JY: Thank you! I’m finishing up Spring 2011 at the moment. The inspiration for Spring came together on its own. I found this deadstock vintage fisherman’s vest in Hong Kong over the winter that I thought would be great to remake as a dress for spring. Then, there was the BP oil spill. Everyday I’d read about all the commercial fishermen that were left financially devastated and I guess it really struck a chord with me. I eventually found myself researching shrimp trawlers and fishing boats. Doesn’t sound very “fashion,” but I promise the end result to be awesome. Hopefully, we’ll be picked up by more stores this season.
Tucked: My expertise is in menswear, do you think you’ll ever branch out across genders?
JY: I’d LOVE to do menswear but I probably don’t know enough about men’s tailoring. I’d never be able to compete with the likes of Thom Browne. I also think the average guy looks best in jeans and a t-shirt so perhaps if I were to do a men’s line, I’d limit it to knits.
Tucked: What advice would you give to other young designers itching to carve out there own niche in the fashion world?
JY: • Be kind to the people who never get any credit; samplemakers, patternmakers, seamstresses, interns (if you’re fortunate enough to have them), etc. Smile and pay them on time. They are just as, if not more, important than any editor or buyer because without these relationships, you have no product.
• Bring something new to the table. There are more than enough derivative designs out there and word ALWAYS gets around.
Tucked: Do you have any idols in the industry, either designers or just fashion icons?
JY: Favorite designers of all time include Martin Margiela, Helmut Lang, Hussein Chalayan, Rick Owens and Nicolas Ghesquiere. Completely untouchable. And the duos at both Proenza Schouler and Ohne Titel will definitely go down in history as greats. They’ve put out such consistently beautiful collections since their inceptions. It boggles the mind.
Style icons would include Yoon of Ambush for being way too cool for school, Anna Dello Russo of Vogue Nippon for her fearlessness, and Christine Centenera of Harper’s Bazaar Australia for never falling off the tightrope that divides chic and skanky.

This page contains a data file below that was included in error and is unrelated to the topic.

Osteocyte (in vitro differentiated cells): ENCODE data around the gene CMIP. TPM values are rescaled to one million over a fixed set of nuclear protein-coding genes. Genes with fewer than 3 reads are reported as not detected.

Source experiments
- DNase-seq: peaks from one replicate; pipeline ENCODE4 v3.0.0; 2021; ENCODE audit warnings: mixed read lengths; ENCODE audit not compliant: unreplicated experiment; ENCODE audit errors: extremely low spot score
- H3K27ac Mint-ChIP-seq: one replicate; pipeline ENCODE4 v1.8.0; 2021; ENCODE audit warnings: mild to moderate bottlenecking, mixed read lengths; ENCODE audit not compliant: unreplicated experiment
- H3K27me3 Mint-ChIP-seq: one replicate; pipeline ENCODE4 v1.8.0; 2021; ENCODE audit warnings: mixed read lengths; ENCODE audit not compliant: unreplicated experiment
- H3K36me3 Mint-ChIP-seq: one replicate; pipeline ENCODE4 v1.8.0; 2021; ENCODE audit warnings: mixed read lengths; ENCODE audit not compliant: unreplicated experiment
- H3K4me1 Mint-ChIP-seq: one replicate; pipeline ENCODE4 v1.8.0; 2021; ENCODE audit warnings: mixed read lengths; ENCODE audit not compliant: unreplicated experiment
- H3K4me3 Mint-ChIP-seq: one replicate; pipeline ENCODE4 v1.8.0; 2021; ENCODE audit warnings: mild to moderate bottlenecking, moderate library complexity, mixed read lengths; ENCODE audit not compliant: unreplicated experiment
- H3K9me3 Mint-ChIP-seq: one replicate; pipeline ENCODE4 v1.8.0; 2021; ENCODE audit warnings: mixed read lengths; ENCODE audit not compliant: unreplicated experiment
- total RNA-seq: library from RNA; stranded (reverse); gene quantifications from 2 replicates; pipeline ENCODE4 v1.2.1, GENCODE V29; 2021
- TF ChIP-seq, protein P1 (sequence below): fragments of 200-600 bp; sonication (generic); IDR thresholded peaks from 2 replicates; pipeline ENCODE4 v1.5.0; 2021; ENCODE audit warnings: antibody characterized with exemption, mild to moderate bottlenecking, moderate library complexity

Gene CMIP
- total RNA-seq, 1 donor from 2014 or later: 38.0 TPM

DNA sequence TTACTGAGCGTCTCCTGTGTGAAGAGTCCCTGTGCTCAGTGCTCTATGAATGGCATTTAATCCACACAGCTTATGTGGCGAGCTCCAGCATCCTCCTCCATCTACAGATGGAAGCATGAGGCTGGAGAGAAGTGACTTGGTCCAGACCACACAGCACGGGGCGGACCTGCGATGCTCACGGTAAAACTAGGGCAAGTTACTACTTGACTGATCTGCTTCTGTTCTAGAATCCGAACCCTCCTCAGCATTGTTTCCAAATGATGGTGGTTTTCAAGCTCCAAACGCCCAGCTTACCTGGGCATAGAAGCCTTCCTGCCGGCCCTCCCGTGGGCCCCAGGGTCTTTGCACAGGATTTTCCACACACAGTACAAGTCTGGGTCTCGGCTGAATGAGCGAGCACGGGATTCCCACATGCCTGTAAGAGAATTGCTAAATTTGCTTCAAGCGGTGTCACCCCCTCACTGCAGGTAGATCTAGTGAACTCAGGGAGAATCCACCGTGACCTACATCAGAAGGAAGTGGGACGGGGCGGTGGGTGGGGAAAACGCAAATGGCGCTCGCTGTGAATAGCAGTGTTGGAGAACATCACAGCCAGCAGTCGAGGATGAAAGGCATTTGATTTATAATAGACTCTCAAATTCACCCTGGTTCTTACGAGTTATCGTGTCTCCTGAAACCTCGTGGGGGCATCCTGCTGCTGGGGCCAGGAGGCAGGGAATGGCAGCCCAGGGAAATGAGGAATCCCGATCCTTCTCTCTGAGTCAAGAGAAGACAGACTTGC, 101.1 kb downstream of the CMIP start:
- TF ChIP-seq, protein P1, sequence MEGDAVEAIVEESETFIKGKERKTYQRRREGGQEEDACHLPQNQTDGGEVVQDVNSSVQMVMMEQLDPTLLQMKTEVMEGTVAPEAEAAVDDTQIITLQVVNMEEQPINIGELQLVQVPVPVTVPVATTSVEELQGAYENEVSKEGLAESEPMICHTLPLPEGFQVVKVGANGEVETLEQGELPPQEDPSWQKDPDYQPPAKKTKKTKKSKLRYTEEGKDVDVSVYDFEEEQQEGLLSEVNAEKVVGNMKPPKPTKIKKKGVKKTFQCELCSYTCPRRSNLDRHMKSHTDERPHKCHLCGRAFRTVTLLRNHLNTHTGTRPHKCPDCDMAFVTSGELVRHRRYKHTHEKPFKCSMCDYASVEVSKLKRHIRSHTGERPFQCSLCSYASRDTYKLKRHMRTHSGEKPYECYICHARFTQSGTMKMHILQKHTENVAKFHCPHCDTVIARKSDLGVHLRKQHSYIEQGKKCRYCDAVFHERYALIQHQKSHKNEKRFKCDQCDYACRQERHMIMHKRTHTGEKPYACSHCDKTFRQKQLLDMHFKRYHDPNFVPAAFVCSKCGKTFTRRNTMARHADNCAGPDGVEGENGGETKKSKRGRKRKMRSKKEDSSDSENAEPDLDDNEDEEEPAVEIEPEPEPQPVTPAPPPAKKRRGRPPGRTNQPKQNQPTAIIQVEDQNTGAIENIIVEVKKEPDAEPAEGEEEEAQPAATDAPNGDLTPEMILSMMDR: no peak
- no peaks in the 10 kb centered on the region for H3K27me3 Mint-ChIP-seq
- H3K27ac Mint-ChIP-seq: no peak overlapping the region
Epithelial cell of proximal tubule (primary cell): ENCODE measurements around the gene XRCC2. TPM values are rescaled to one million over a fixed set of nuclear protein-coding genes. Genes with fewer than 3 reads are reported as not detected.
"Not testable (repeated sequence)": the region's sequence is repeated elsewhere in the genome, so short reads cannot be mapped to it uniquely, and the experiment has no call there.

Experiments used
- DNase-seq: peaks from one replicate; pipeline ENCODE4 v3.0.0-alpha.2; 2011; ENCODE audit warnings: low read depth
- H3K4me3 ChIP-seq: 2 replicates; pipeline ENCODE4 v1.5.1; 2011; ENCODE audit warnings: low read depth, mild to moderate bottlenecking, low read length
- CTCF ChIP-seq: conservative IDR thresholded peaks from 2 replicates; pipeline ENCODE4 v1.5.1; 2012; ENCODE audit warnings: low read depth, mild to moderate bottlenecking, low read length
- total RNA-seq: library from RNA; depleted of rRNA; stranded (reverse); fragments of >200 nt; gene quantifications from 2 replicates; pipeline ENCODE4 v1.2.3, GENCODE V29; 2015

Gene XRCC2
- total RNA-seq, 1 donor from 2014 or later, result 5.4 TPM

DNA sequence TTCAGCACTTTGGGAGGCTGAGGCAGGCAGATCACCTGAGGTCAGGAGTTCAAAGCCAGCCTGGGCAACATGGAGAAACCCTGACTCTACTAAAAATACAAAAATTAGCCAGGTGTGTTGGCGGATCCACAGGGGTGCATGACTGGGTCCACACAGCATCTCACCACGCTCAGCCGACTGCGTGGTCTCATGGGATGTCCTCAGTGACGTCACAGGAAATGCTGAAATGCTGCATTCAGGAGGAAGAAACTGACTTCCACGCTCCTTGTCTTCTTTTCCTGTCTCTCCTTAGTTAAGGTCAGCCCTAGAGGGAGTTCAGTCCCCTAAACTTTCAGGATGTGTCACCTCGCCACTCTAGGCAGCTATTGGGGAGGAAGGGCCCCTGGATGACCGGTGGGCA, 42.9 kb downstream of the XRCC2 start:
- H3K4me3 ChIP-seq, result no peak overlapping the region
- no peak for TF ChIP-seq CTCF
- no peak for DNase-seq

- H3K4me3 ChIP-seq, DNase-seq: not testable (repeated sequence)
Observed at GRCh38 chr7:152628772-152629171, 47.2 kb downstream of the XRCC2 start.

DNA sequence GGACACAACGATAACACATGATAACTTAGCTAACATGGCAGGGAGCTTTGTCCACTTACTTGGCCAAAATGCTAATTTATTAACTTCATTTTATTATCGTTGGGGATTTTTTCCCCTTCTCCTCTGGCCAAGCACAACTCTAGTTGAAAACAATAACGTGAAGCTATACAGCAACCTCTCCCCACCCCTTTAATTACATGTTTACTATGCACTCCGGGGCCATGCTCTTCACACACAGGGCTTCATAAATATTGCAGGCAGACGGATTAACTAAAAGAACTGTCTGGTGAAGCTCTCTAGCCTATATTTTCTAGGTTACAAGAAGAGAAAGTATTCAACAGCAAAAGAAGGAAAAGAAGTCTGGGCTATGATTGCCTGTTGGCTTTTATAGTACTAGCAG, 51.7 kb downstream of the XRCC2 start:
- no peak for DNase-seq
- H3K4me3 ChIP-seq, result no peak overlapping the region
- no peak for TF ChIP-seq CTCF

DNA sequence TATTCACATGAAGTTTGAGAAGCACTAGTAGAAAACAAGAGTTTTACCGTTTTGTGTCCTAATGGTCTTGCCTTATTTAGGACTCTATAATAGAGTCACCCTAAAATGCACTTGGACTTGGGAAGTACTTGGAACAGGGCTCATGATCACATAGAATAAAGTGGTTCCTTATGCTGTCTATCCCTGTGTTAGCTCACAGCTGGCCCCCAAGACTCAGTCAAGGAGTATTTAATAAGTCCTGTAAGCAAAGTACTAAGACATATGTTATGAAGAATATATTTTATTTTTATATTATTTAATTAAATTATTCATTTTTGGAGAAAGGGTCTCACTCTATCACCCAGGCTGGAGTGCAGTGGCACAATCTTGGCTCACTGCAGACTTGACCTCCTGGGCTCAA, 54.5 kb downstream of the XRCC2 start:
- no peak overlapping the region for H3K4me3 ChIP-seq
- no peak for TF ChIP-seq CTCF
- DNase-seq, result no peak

Tucked: Do you wear your own designs? How would you define your style?
JY: Absolutely. I find that the things I wear the most are things I’ve made specifically for myself and I can’t tell you how hard it is to not wear my own samples before the rest of the collection is done.
My style is kind of erratic. I’m 5’2 on a good day and have zero curves. I like being a different character all the time. In high school I wore mostly Ecko Red, Air Force 1’s and Timberland boots. My style has changed quite a bit since those days. Sometimes, I like to look like a bad ass in my vintage F1 army jacket and raggedy Doc Martens I’ve had since I was 12. Sometimes, I’ll opt for skirts/shorts that challenge the limits of public decency. Usually a mix of two. Depends on my mood and the weather of course.
When it comes to jewelry, lately I’ve been throwing vintage pieces together with found objects like ball chains, and weird nuts and washers my dad collects and my grandmother’s thimble as a ring. I’ve ALWAYS wanted to wear big gold chola earrings but I don’t have my ears pierced.
Tucked: What are your future aspirations both in career and life?
JY: Essentially, I’d like to see Bedford Street Laundry sustain itself. Short-term goal: Be carried at Opening Ceremony. Long-term goal: Have a flagship boutique at 62 Bedford St. in the West Village (location of the original Bedford Street Laundry). Life goals: Make my parents proud, be happy, own an apartment in Paris, avoid child-rearing, get Amy Winehouse sober enough to put out an album, and save the polar bears.
With that, we’d like to thank Jessica Yuen of Bedford Street Laundry for participating in our interview series. Please stay tuned for more installations of the Tucked Interview Series as I continue to reaffirm the goals of this blog which you can read about in the about us section.
Please note that no photos used in this post were taken by Tucked LLC. For inquiries, please contact us at firstname.lastname@example.org. You can visit Jessica Yuen at BedfordStreetLaundry.com.